The Eucharist the true Fruit

In Genesis the man and the woman grasp the fruit of the tree and the result is darkness and death for all the children of Adam. In John, however, the true man and woman offer us the fruit of another tree that results in light and life for all who believe, thereby making us children of God.

Consider once again the wedding in Cana. This story prefigures both the Passion of our Lord and the sacramental life that flows from him and animates his Body, the Church. On the surface we have a story about water and wine but with the eyes of faith we perceive in the water and wine the two great sacraments by which we are cleansed and fed: baptism and the Eucharist.

These sacraments connect our lives to our Lord’s Passion in the real way. This too is present in Cana. We see it in Jesus’ cryptic response to his mother: “My hour has not yet come,” (2:4). What hour? The hour of his Passion (13:1), the glory of which is signified in this his first sign (2:11).

The fruit of the tree in Eden brought about darkness and death. But the fruit of the tree outside of Jerusalem bestows life upon those in the tombs. The blood of Christ is a healing balm that drips from the cross onto the bones of Adam. And whenever you and I now eat of that fruit in the eucharistic feast our sinful bodies are made clean and our souls washed by his most precious blood.

The Church, the Mother of the Living

In the Gospel of John the Blessed Virgin Mary is the true mother of the living (Eve). As such, Mary also becomes a figure for the Church. Indeed, from the Fathers we learn that one of the names of the Church is Mary. Eve, then, is a figure for both Mary and the Church.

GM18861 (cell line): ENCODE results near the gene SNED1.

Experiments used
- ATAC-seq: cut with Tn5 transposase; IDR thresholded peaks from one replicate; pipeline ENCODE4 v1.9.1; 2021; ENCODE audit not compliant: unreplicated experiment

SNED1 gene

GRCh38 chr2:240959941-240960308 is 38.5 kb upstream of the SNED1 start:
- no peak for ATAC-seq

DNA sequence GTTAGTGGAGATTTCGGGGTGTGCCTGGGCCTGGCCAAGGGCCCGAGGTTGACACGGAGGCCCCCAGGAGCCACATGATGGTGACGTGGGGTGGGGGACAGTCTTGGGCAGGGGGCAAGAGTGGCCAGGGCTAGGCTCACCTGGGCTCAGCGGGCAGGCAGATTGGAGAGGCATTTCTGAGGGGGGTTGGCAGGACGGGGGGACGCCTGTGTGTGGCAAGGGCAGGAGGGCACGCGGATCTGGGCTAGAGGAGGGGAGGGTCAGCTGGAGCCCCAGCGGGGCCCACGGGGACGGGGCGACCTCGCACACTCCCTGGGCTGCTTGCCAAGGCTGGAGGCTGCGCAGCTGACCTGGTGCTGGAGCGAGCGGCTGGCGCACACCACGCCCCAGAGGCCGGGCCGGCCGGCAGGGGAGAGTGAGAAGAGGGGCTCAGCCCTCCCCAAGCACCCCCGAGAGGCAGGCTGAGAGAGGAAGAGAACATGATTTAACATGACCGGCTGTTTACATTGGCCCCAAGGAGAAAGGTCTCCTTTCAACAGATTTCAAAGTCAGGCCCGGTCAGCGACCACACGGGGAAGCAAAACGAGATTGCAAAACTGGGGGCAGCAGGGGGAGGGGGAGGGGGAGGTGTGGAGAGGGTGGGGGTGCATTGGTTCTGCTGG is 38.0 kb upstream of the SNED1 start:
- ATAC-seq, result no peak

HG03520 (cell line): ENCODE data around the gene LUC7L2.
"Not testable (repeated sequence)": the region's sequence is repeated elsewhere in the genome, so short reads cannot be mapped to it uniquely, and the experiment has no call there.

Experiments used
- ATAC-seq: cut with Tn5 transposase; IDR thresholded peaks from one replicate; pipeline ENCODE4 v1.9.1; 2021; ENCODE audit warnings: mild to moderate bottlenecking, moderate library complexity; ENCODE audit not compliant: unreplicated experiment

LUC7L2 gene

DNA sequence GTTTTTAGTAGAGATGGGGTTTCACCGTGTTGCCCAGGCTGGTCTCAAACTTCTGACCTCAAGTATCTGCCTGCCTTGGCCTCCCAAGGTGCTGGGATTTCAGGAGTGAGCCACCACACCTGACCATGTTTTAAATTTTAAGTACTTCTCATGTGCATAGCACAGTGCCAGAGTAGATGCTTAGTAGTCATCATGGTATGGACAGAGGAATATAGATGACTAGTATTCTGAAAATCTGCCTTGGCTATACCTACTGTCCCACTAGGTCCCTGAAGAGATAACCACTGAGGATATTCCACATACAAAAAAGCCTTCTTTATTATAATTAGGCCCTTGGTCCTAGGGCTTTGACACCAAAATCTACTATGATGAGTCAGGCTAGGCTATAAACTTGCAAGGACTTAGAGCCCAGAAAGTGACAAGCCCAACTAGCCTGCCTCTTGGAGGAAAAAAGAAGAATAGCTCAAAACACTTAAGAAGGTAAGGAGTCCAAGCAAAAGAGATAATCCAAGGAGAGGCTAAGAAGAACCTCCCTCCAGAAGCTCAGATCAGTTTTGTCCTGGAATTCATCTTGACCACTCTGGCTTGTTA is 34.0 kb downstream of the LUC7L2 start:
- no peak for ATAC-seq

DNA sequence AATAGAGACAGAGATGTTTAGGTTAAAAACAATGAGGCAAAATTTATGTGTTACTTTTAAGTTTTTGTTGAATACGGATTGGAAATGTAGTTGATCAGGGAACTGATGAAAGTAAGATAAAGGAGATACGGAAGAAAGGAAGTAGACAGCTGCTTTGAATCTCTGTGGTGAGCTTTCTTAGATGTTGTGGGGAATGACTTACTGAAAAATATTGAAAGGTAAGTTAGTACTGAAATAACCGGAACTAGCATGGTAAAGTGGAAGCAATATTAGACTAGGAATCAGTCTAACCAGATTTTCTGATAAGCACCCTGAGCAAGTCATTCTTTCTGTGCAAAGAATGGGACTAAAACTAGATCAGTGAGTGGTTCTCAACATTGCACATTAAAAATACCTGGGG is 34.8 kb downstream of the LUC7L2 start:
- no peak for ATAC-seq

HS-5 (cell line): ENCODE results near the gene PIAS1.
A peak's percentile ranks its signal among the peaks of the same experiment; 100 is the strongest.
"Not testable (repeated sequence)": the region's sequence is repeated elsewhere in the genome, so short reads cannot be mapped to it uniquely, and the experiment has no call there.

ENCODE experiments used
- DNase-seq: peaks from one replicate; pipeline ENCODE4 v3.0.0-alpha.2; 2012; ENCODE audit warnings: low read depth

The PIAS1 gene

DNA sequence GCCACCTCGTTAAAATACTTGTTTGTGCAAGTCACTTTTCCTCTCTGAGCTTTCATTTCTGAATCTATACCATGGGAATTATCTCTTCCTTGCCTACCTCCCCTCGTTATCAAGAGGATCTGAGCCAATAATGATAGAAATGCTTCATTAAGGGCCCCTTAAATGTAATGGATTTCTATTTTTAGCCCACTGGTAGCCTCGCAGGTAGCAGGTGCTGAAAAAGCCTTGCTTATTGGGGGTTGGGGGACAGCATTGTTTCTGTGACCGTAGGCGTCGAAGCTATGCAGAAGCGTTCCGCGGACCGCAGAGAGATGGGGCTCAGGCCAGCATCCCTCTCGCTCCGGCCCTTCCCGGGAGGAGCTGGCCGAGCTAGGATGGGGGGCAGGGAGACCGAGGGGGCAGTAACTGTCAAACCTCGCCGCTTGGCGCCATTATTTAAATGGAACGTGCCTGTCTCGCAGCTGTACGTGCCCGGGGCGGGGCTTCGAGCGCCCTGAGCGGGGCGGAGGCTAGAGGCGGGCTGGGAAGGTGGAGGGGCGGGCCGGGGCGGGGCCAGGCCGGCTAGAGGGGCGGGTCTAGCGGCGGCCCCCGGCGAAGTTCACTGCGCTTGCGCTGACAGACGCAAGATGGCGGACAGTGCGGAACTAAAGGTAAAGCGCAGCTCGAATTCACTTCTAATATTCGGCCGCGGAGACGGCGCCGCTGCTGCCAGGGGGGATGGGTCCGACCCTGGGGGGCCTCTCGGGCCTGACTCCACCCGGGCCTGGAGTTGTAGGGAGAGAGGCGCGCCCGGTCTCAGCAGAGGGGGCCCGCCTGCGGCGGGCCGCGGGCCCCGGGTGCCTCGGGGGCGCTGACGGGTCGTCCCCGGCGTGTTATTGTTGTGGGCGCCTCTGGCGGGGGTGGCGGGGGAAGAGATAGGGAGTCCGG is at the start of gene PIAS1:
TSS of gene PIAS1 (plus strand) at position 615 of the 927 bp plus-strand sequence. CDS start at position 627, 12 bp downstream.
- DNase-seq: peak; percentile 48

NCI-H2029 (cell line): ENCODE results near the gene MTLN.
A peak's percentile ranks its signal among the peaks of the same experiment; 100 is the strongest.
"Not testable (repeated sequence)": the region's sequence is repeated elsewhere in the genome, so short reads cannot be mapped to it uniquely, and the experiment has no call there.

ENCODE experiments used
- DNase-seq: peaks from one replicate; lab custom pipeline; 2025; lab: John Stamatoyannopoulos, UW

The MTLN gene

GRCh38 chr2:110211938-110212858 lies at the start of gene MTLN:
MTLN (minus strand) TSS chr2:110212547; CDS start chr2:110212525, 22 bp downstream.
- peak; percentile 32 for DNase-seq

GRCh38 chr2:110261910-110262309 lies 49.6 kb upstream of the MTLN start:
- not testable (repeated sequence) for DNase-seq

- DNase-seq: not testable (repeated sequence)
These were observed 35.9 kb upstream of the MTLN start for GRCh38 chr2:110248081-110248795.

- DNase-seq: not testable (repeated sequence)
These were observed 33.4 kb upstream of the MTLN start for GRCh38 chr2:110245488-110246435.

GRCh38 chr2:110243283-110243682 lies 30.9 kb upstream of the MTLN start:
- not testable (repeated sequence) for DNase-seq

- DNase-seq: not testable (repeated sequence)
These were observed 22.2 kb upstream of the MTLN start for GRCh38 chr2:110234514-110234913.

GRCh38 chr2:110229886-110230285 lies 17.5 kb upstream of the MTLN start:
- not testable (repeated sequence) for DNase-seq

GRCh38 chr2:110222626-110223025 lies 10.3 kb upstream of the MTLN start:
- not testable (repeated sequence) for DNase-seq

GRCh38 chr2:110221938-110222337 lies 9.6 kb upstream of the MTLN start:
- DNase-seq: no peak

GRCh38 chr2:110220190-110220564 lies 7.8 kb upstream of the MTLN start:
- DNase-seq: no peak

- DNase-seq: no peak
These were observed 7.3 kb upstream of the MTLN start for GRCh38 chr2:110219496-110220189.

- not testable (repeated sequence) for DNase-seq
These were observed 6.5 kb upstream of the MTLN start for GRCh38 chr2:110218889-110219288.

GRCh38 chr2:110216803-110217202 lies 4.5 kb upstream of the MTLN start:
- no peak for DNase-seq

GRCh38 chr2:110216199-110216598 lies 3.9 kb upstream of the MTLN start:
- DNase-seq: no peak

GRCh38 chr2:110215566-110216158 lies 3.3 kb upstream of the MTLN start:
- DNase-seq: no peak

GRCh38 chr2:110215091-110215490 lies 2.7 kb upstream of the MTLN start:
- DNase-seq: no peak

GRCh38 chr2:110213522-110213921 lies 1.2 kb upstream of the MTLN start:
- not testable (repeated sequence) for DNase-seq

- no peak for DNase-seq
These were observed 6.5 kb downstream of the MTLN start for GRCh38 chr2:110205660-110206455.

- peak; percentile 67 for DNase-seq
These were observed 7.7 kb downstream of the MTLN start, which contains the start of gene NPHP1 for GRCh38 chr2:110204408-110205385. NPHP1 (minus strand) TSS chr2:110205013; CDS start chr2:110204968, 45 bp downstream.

While Adam slept Eve was taken from his side (Gen 2:24). While Christ slept the Church was taken from his side: “One of the soldiers pierced his side with a spear, and at once blood and water came out,” (Jn 19:34). It is true, then, what St. Cyprian of Carthage has said: “You cannot have God for your Father if you do not have the Church for your Mother.”

If it is true that the human project is “finished” in Christ, then we are not complete until we are “in Christ.” We are not truly born at all until until we are born of the woman at the foot of the Cross (Jn 16:21). We begin as children of Adam but our end is to be made children of God. This is precisely why the Word has come to us in the flesh. That we would know God the Father (1:18). That our sin would be removed from us (1:29). That we would be baptized not only with water but with the Holy Spirit (1:33). That we would willingly follow him (1:43). That our bodies would be nourished with the best wine, the blood of his Passion (2:10). That we would believe and believing be made children (1:12–13). Finally, living human beings.